28 June 2018 | Herpreet Kaur Grewal
The government must give emissions reduction more of a priority, according to the Committee on Climate Change (CCC).
The report states that the UK is "not on course to meet the legally binding fourth and fifth carbon budgets".
It will not be on course "unless risks to the delivery of existing policies are reduced significantly and until the government brings forward new fully funded policies, beyond the achievements to date on electricity generation and waste. It is five months since our assessment of the UK Government's Clean Growth Strategy.
"Over this period, a number of worthwhile commitments have been made, including the recent 'mission' to at least halve the energy use of new buildings in the UK by 2030. But these new announcements do not alter substantively our assessment of the UK's long-term emissions trajectory. The coming period is critical, therefore, in demonstrating that the UK Government's strategy has moved decisively to a new set of priorities."
The CCC recommends that the government should support "simple, low-cost options" and that "worries over the short-term cost of these options are misguided" and "the whole-economy cost of meeting the legally binding targets will be higher without cost-effective measures in every sector".
It also calls on the government to commit to effective regulation and strict enforcement, "end the chopping and changing of policy" and to "keep long-term options open".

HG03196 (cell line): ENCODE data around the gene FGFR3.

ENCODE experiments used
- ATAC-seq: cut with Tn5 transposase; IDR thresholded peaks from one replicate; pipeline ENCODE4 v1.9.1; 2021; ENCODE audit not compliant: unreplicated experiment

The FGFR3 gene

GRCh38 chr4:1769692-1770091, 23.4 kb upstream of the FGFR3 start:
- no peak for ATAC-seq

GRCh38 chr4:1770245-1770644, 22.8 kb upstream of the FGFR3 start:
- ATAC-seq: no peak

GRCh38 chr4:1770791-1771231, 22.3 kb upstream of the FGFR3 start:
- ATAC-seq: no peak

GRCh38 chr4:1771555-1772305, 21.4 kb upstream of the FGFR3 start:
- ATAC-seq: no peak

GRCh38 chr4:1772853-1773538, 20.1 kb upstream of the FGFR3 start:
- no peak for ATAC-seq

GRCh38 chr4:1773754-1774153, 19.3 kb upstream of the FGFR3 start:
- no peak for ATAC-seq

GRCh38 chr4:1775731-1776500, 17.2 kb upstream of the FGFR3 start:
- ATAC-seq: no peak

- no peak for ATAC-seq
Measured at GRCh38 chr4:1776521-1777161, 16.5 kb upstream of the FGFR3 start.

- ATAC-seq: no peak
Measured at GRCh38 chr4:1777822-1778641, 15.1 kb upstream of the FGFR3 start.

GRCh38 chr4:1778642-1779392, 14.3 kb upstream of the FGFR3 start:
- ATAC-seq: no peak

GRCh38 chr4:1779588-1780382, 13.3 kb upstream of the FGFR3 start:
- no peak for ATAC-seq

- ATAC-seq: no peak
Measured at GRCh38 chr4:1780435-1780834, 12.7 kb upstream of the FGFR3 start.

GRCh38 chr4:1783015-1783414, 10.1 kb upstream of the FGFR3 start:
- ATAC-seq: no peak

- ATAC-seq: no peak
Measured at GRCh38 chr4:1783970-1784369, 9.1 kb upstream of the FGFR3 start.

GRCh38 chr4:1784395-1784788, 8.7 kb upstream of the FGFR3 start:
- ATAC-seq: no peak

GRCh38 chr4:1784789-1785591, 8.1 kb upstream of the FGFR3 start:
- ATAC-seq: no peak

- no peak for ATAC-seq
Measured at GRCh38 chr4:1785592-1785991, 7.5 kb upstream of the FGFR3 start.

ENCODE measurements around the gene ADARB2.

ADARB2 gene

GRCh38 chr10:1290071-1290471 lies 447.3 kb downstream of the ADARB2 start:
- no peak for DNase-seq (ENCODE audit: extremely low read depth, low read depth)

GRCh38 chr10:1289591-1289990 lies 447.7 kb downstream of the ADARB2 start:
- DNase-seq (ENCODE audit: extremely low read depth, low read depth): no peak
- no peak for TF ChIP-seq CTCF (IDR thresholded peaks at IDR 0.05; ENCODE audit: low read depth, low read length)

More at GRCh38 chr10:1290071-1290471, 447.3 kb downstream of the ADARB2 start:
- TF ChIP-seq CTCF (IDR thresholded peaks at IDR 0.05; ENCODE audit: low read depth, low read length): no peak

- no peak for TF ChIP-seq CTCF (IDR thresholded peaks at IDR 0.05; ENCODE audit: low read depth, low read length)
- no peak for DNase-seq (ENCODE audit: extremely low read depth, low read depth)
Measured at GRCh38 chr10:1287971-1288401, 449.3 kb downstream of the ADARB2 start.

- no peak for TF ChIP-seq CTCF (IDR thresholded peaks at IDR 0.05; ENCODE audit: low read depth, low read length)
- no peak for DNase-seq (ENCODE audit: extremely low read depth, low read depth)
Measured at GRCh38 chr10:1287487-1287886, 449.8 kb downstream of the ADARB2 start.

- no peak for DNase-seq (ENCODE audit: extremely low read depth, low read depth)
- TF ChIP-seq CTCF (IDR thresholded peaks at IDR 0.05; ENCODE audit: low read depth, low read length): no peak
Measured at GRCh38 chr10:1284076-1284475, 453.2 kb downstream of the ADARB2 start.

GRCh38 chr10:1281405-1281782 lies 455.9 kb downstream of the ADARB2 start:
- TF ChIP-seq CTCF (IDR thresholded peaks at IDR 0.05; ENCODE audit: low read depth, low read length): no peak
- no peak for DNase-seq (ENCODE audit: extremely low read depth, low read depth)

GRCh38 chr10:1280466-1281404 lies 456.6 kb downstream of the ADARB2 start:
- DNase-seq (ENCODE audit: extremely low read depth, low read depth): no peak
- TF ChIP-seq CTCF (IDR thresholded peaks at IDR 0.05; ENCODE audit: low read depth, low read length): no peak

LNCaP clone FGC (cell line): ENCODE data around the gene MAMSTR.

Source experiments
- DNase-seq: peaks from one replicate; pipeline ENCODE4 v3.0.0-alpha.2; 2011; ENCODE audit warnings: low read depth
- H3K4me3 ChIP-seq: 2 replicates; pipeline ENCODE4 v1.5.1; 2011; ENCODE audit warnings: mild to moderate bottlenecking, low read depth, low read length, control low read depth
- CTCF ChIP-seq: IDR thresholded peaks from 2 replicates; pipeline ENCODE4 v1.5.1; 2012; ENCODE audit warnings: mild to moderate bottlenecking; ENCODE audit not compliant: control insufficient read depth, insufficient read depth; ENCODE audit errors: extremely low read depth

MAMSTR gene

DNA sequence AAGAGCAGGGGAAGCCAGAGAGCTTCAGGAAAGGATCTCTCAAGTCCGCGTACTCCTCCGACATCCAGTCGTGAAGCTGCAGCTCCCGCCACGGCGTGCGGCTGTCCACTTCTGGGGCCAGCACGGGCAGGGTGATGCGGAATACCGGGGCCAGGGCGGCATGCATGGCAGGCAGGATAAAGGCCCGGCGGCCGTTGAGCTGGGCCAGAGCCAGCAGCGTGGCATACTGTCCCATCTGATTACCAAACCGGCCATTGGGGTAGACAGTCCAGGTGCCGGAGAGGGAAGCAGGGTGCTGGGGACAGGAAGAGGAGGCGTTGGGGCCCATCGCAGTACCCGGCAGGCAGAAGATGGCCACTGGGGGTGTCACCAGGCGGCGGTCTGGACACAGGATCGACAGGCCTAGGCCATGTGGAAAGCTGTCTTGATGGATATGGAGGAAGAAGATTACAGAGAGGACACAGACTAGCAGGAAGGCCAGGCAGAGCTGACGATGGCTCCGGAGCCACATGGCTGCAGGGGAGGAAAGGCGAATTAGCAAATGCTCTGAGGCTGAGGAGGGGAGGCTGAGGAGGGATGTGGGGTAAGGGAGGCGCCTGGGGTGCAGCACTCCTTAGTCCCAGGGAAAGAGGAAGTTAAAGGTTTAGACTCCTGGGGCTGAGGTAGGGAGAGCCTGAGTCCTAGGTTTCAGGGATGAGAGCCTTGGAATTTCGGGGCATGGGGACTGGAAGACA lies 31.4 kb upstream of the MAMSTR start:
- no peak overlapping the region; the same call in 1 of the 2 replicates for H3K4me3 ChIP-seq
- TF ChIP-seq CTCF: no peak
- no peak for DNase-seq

Julie Hirigoyen, chief executive at UK Green Building Council, said: "The CCC's report highlights another worrying increase in emissions from buildings over the last year. Eight months after the Government's Clean Growth Strategy was published, the committee is also right to point to a lack of concrete policies to deliver the emissions reductions in buildings that the strategy promised. This must be urgently remedied.
"UKGBC is calling on the government to set out a pathway to make all new buildings genuinely net-zero carbon by 2030; to put in place effective incentives for home energy efficiency, particularly for able-to-pay homeowners, and to introduce incentives and mandatory operational energy ratings to drive business energy efficiency.
"The CCC highlights how clear goals and well-designed policies have delivered huge emissions reductions in the power sector. The government must now demonstrate equal determination to drive down emissions from buildings - the most cost-effective way of tackling climate change. Clear and consistent policy will not just be good for the environment - it will spur much-needed investment and innovation in the construction and property industry."